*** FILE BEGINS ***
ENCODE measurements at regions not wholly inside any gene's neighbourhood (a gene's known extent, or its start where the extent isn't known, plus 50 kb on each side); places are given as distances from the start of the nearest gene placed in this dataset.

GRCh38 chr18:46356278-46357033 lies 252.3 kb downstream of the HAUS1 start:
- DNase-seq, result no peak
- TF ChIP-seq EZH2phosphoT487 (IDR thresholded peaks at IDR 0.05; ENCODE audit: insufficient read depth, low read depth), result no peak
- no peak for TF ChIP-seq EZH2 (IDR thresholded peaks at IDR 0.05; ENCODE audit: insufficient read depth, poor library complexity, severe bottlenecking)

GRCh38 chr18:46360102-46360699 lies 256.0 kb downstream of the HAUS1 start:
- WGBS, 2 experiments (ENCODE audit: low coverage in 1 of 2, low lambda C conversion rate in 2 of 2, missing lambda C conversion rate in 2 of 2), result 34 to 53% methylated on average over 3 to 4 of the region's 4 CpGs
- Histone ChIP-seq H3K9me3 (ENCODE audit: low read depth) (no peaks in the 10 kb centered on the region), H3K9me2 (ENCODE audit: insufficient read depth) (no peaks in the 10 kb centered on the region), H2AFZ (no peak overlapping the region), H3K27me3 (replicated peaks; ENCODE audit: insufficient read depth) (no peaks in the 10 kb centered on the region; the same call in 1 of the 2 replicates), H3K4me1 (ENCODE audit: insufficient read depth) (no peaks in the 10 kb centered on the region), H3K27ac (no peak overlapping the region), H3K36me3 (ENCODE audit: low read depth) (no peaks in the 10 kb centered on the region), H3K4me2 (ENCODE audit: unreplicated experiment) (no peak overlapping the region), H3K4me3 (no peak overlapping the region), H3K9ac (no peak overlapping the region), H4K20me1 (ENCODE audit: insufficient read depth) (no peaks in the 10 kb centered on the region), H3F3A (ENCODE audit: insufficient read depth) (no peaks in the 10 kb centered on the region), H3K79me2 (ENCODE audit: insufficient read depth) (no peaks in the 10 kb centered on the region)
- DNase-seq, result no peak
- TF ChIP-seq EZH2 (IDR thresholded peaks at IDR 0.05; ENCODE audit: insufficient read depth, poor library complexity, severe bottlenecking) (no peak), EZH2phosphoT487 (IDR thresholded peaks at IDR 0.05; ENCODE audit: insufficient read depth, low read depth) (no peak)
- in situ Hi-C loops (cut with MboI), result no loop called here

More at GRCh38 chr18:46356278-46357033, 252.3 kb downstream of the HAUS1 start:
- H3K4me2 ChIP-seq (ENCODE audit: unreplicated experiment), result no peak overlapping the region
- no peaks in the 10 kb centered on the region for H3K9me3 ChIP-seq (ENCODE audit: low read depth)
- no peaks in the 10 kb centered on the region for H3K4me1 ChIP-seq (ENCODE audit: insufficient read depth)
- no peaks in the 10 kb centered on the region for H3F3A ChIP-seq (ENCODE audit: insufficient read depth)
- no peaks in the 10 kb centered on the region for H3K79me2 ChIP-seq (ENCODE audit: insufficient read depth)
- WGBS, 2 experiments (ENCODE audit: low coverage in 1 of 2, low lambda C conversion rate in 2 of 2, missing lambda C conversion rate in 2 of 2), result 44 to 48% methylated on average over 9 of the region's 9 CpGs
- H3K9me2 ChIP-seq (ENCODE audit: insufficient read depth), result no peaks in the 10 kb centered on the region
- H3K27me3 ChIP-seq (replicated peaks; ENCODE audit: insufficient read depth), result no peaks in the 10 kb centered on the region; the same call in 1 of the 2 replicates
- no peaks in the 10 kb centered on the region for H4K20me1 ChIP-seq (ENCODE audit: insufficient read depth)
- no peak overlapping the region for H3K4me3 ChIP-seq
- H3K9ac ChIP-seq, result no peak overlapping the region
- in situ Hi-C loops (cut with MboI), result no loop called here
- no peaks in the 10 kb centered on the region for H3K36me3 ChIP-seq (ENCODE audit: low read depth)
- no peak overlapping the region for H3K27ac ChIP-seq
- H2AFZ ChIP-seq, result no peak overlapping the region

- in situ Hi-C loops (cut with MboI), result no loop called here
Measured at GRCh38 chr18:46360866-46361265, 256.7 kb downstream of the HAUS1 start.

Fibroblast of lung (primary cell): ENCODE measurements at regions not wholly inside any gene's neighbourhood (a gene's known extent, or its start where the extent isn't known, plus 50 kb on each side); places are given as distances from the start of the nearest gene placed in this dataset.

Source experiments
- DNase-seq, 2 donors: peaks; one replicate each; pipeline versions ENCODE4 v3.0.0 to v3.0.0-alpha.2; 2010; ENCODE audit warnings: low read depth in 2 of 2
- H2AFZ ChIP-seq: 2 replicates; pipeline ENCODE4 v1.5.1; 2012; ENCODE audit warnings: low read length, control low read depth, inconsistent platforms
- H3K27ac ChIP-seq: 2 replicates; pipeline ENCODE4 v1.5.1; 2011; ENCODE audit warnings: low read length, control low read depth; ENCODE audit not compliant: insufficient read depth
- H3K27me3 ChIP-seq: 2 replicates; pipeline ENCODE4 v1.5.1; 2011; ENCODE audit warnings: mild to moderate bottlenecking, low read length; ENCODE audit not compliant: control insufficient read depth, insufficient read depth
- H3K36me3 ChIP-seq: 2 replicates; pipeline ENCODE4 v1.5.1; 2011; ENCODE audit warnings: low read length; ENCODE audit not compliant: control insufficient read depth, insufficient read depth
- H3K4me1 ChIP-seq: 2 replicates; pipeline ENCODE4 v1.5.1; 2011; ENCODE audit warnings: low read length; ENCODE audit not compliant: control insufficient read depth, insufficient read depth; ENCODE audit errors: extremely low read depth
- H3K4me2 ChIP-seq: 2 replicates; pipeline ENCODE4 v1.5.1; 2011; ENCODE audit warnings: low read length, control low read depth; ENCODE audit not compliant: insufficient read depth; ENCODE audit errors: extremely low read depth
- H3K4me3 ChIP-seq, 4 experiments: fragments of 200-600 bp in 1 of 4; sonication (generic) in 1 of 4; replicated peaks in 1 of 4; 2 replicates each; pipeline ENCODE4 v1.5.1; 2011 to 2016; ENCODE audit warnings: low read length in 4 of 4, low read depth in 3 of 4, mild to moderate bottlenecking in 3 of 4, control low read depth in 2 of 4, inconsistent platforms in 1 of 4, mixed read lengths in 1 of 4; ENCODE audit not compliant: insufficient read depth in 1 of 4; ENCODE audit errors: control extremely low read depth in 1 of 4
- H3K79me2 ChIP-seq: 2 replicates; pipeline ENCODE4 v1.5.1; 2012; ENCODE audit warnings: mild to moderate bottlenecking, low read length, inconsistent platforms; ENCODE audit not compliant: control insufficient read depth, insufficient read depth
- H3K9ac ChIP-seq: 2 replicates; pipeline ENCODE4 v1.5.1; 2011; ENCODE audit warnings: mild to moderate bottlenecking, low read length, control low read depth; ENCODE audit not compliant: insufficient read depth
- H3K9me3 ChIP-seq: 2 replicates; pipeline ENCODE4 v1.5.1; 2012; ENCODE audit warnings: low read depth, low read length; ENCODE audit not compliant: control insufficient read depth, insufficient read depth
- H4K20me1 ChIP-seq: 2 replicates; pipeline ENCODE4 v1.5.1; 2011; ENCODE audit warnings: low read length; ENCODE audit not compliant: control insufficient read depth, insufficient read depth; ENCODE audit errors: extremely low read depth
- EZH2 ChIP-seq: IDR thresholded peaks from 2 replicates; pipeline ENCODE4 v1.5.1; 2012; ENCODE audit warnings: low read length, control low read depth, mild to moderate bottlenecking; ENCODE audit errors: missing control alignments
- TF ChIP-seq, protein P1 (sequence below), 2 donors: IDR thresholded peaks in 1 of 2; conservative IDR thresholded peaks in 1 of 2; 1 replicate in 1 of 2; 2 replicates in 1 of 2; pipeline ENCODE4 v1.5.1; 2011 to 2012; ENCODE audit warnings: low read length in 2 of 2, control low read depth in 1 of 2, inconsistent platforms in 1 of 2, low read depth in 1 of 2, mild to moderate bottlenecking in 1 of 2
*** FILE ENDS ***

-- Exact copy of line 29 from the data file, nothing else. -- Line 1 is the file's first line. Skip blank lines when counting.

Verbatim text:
Measured at GRCh38 chr18:46360866-46361265, 256.7 kb downstream of the HAUS1 start.